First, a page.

Earth Day 2021 – The Importance of Green Jobs
by Will Straw, CEO Prince's Trust International
Over 50 years ago, Life Magazine printed “the most influential environmental photograph ever taken.”
This picture, of the Earth visible from the Apollo 8 lunar spacecraft, inspired peace activist John McConnell’s design for the Earth Day flag – which was celebrated for the first time on 22nd April 1970, and every year since.
For over half a century, Earth Day has marked the moment when those worried about the planet’s future come together – it is estimated that Earth Day engages over a billion people worldwide. It has also marked extraordinary political change, like when nations came together to sign the historic Paris Agreement on Earth Day 2016.
This year, President Biden will convene a two-day virtual summit of world leaders on climate, aiming to secure more ambitious national commitments to fighting climate change – particularly vital given the high-profile COP26 climate summit scheduled to take place in Glasgow this November. In recent days, the US and UK have upped their domestic targets.
While plans to reduce carbon emissions to net zero by 2050 are essential, climate disruption already poses a significant threat to young people, especially those in the Global South, and will grow in the future. If we are to minimise further devastation, there is no time to spare.
Earth Day 2021 must be the day that we put young people at the heart of a green, sustainable and ‘circular’ economy – whether in energy, transport, manufacturing, or agriculture.
Prince’s Trust International’s programmes aim to empower the world’s youth to thrive, preparing them for sustainable employment in the industries of the future. We have been working to integrate green thinking into our programmes to equip young people with the knowledge and skills to be competitive in tomorrow’s job markets. This year, we will expand this work and aim to help young people access paid jobs or internship placements in low carbon sectors. Later this year, Prince’s Trust International will launch our Green Enterprise Challenge competition encouraging young people in countries around the world to develop green business ideas.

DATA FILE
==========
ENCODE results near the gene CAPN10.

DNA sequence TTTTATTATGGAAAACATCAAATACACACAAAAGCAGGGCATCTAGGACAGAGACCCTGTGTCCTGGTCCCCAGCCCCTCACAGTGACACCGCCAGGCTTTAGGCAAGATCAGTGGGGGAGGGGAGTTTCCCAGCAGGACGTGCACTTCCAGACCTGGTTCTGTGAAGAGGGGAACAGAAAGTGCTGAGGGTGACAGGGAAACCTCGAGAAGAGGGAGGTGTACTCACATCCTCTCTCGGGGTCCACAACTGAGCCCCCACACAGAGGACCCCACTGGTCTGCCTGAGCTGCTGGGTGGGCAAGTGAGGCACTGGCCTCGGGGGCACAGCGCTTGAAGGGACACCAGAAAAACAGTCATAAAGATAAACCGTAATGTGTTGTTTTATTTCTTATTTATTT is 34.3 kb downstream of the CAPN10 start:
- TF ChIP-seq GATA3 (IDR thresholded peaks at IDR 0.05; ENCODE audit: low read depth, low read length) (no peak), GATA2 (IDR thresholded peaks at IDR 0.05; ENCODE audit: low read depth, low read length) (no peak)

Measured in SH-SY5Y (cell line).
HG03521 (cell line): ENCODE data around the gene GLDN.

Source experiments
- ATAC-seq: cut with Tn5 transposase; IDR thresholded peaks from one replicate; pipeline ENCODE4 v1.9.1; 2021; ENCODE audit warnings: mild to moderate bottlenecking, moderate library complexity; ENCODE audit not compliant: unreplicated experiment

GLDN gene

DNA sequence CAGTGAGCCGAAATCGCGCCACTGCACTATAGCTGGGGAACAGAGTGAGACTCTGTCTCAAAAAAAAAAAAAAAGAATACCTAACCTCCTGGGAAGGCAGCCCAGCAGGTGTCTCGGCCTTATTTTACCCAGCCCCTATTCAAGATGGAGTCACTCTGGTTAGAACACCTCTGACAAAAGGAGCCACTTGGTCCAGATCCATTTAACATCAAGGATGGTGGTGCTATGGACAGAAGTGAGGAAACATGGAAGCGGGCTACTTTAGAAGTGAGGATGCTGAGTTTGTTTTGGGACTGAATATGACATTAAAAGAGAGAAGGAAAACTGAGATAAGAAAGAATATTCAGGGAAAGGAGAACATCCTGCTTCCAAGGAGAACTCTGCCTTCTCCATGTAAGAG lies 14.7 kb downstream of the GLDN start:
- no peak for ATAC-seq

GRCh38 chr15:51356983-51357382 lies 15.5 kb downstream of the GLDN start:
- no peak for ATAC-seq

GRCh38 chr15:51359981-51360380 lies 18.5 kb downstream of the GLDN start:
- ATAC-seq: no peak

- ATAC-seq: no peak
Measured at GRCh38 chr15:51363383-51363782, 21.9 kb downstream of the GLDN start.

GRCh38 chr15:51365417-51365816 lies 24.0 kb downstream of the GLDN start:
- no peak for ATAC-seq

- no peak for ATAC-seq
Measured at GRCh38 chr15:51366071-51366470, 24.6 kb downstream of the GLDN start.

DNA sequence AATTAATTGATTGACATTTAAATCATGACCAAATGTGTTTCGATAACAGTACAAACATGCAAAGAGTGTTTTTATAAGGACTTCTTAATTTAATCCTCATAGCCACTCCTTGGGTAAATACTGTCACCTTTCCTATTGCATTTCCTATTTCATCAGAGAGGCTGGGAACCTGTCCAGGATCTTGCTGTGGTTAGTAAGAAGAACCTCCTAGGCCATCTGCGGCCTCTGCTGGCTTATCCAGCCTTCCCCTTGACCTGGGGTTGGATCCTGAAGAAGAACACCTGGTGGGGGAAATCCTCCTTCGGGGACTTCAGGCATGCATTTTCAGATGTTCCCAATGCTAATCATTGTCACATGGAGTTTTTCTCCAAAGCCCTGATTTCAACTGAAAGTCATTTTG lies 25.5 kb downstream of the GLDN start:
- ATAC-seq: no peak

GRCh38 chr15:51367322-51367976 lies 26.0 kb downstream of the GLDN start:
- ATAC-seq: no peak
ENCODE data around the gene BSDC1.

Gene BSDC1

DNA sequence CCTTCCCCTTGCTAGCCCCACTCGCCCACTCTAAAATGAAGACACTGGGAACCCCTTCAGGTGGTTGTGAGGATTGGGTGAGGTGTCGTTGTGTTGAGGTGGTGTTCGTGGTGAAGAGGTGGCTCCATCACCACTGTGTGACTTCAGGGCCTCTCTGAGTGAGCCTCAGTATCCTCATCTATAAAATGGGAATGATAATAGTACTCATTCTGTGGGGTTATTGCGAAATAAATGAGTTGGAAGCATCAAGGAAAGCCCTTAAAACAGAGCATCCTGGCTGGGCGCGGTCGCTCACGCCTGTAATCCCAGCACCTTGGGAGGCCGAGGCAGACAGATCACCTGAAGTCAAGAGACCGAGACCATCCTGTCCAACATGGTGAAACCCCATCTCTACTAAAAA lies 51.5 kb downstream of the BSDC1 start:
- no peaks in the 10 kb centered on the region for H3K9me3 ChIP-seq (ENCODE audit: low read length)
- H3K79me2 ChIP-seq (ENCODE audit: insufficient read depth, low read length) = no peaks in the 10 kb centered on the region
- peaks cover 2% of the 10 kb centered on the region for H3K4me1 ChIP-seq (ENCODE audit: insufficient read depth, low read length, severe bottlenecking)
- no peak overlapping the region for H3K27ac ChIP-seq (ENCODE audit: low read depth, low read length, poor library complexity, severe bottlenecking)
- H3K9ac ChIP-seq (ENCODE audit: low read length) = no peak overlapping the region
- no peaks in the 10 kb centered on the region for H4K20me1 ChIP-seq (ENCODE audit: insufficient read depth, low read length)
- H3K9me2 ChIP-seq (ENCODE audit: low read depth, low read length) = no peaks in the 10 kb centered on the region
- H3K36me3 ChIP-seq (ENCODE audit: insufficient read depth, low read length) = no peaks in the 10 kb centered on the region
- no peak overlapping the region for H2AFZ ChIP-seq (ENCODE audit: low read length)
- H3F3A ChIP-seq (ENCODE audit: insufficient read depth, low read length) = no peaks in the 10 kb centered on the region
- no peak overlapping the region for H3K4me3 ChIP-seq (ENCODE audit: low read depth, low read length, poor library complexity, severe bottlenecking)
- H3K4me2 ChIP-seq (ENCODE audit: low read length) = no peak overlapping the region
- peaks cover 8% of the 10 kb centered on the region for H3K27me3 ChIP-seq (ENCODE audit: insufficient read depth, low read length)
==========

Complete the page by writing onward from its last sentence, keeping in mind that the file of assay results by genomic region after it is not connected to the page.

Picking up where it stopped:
By encouraging young people to innovate to prevent climate change, they can influence generational change in attitudes to climate protection. Our own President and Founder, HRH The Prince of Wales has been campaigning for the environment for 50 years. Earlier this year, he launched the ‘Terra Carta’ to put sustainability at the heart of the private sector as part of his Sustainable Markets Initiative. His father, HRH The Duke of Edinburgh was an early campaigner for environmental protection, prominently addressing the Conference on World Pollution in 1970. This Earth Day, HRH the Duke of Cambridge’s Earthshot Prize council is publishing an open letter on the importance of innovation and learning the lessons from Covid-19 to stop the global threat of climate change.
Over the last year, we have been intimately reminded of our connection to the natural world by the Covid-19 pandemic. As countries locked down and people stayed at home, everyone heard birds singing outside, saw images of deer wandering through deserted cities, or learned that the collapse in air pollution meant that some people could see the Himalayas for the first time in decades.
Young people have been less vulnerable to the severity of Covid-19 than their parents and grandparents, but the effect on their education and livelihoods has been devastating.
According to UNICEF, 800 million children worldwide are still not fully back in school and double that number have faced some disruption to their education. Millions are expected never to return to the classroom. Significantly, more than 1 in 6 young people have stopped working since the pandemic began with youth unemployment running well ahead of broader trends.
Although vaccines are being rolled out across some wealthier countries, Covid-19 infections hit a new record last week. Given the increasing spread of transmission, low access to vaccines for poorer countries and variants of concern, the pandemic is nowhere near its conclusion for most of the global population. Young people should not be forced to choose between their lives and their livelihoods.
This is not a new crisis. Even before the pandemic, a fifth of young people were not in work, education, or training. As the economic shock becomes apparent and furlough schemes wind down, youth unemployment is expected to increase even further.
If governments are serious about ‘building back better’ and tackling the climate emergency, a successful and sustainable recovery is impossible without young people at its heart.